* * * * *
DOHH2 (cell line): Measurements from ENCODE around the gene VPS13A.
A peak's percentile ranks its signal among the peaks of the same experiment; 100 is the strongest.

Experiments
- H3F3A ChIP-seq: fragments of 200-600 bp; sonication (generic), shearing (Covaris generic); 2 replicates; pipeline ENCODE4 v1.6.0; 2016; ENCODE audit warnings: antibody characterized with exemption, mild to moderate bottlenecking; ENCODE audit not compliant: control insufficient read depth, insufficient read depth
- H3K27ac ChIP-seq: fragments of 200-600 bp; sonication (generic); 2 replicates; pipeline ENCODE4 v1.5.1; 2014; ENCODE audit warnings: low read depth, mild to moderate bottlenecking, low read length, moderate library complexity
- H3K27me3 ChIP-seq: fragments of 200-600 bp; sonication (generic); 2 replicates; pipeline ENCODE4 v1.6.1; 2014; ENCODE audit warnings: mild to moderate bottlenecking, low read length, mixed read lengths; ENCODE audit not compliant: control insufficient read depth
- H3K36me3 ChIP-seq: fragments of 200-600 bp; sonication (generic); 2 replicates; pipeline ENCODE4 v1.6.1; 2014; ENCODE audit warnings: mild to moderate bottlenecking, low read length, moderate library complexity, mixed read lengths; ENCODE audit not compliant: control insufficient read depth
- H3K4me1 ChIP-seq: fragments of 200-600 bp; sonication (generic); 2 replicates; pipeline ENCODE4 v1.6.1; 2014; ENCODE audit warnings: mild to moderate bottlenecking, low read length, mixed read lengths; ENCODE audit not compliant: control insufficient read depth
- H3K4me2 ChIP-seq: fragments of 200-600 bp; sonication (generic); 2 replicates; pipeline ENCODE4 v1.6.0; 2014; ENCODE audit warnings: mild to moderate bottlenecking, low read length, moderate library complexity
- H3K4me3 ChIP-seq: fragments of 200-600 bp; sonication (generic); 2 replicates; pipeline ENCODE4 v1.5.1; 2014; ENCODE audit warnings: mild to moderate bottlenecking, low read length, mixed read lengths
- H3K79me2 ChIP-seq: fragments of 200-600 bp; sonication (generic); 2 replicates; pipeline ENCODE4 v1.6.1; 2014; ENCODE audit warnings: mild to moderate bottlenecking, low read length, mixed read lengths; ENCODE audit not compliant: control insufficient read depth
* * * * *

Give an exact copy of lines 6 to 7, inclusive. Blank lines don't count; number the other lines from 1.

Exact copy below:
- H3K27me3 ChIP-seq: fragments of 200-600 bp; sonication (generic); 2 replicates; pipeline ENCODE4 v1.6.1; 2014; ENCODE audit warnings: mild to moderate bottlenecking, low read length, mixed read lengths; ENCODE audit not compliant: control insufficient read depth
- H3K36me3 ChIP-seq: fragments of 200-600 bp; sonication (generic); 2 replicates; pipeline ENCODE4 v1.6.1; 2014; ENCODE audit warnings: mild to moderate bottlenecking, low read length, moderate library complexity, mixed read lengths; ENCODE audit not compliant: control insufficient read depth